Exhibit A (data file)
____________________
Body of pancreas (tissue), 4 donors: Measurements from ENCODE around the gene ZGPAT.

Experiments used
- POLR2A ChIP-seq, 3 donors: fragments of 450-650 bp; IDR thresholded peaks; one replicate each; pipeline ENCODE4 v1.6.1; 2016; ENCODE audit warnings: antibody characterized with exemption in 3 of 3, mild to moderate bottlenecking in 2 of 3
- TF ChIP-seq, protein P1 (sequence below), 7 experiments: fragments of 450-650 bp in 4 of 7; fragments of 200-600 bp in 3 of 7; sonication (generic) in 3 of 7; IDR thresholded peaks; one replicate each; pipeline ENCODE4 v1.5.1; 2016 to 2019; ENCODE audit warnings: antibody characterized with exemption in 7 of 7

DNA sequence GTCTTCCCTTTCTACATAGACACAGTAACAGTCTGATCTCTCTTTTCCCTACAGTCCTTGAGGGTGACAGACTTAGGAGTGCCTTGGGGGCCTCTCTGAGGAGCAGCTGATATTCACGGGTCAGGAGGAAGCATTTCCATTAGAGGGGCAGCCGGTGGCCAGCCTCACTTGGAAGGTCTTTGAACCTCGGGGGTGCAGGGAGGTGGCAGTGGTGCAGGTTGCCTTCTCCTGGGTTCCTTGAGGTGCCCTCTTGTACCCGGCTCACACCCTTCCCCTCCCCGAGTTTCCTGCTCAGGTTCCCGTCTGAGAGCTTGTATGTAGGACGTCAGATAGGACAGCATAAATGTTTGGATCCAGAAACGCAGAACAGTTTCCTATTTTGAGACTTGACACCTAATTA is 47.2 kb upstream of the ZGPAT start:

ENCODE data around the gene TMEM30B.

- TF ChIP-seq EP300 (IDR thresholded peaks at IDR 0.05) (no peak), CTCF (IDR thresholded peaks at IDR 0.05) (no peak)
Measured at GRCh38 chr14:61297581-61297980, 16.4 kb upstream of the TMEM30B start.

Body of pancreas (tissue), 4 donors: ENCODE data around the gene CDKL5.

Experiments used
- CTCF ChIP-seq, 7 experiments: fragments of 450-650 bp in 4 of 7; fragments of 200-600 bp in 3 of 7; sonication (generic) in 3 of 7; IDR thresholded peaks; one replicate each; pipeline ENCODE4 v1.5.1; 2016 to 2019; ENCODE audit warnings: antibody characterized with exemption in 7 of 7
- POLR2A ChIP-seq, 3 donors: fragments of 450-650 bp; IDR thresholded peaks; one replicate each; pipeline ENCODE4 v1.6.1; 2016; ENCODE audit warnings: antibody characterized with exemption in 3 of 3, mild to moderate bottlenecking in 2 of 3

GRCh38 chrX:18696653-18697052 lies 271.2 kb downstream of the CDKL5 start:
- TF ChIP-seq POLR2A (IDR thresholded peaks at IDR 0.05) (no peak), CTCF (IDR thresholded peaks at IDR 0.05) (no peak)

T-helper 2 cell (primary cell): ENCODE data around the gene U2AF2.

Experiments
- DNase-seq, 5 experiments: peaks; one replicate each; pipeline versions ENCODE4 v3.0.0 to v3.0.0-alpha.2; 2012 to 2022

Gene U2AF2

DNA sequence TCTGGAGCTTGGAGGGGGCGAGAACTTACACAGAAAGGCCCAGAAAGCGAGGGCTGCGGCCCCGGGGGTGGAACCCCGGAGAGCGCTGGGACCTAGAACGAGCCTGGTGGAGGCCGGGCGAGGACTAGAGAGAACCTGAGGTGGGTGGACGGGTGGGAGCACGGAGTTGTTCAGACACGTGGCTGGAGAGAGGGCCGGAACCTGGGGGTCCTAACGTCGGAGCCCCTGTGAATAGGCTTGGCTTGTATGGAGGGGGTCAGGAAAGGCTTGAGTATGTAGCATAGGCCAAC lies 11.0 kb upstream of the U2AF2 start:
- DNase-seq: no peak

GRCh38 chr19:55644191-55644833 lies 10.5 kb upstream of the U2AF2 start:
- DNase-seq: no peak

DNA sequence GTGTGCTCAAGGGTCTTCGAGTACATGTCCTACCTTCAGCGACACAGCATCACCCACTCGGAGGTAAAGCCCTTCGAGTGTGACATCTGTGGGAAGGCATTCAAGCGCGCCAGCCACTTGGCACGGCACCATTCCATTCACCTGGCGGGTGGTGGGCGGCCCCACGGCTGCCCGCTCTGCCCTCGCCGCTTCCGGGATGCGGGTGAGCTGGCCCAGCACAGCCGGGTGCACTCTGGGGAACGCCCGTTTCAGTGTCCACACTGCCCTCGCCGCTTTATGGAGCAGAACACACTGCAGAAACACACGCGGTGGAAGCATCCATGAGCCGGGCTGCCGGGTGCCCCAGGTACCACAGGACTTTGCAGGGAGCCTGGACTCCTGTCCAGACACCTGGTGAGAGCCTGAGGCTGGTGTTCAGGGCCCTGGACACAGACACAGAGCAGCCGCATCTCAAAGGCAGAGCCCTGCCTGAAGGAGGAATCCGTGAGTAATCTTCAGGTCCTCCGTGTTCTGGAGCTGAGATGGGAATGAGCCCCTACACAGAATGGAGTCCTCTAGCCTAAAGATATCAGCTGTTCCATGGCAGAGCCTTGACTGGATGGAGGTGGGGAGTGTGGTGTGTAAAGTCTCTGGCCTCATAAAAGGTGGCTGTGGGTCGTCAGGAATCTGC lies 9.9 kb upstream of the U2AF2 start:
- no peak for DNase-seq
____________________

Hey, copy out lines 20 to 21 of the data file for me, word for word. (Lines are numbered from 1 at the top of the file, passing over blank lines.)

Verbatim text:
- DNase-seq: no peak

GRCh38 chr19:55644191-55644833 lies 10.5 kb upstream of the U2AF2 start: